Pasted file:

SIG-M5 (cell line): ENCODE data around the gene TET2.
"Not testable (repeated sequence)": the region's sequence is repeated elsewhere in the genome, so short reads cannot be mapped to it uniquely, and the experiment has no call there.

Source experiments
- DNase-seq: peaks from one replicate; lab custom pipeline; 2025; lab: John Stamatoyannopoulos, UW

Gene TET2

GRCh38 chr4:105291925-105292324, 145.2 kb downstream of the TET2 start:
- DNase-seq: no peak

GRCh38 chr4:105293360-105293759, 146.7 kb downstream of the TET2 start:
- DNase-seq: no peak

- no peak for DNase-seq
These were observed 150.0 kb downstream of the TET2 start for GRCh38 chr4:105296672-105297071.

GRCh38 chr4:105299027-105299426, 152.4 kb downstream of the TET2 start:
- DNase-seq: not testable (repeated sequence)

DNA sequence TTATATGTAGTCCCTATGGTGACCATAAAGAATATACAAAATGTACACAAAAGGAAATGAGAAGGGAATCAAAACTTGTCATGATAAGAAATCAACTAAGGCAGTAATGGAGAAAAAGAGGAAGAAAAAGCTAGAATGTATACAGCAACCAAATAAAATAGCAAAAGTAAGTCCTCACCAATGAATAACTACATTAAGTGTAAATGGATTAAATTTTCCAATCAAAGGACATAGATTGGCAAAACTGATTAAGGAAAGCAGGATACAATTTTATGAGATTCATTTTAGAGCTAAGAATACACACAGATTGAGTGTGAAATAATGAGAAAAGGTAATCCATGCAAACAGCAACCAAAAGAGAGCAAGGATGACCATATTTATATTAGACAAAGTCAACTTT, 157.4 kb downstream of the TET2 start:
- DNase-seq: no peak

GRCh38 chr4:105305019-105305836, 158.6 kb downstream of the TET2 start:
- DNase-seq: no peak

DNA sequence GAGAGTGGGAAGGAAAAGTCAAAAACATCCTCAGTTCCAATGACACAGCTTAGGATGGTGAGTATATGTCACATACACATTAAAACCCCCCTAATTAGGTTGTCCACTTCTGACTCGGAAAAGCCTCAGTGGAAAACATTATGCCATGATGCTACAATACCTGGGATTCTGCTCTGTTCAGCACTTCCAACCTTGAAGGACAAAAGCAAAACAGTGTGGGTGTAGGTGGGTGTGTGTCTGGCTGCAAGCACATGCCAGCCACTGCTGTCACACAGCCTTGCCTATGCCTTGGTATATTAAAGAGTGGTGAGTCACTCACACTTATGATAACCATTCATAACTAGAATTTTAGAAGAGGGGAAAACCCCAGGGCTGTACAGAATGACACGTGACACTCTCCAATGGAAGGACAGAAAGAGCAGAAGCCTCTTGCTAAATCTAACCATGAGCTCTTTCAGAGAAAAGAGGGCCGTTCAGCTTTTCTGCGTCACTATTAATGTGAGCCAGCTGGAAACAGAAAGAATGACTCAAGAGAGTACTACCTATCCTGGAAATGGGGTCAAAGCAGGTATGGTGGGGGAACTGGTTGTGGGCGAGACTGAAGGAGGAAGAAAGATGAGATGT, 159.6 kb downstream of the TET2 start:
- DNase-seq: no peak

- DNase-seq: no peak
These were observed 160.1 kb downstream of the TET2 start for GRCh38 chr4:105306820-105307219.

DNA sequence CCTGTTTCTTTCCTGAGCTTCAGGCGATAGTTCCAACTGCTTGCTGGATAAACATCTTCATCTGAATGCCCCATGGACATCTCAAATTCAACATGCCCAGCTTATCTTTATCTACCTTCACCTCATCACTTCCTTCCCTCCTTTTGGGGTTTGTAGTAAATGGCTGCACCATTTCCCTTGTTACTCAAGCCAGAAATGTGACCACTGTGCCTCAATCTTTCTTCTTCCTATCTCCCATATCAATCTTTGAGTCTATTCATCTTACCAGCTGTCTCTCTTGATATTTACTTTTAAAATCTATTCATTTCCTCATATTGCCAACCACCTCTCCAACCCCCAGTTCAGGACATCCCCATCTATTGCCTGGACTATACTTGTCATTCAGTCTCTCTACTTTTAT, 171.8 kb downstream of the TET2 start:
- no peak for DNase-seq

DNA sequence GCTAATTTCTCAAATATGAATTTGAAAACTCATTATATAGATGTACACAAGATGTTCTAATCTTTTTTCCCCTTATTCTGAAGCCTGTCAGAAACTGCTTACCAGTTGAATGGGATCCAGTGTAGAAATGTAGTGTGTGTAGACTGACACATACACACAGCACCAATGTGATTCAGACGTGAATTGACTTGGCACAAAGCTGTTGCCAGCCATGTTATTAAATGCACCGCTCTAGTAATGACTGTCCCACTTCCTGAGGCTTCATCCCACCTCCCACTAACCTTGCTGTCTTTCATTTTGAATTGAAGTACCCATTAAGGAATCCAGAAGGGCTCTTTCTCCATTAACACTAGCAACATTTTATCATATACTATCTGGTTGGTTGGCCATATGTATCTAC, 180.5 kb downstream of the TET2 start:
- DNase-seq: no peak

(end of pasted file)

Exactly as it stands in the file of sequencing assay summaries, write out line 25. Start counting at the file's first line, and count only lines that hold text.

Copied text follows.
- DNase-seq: no peak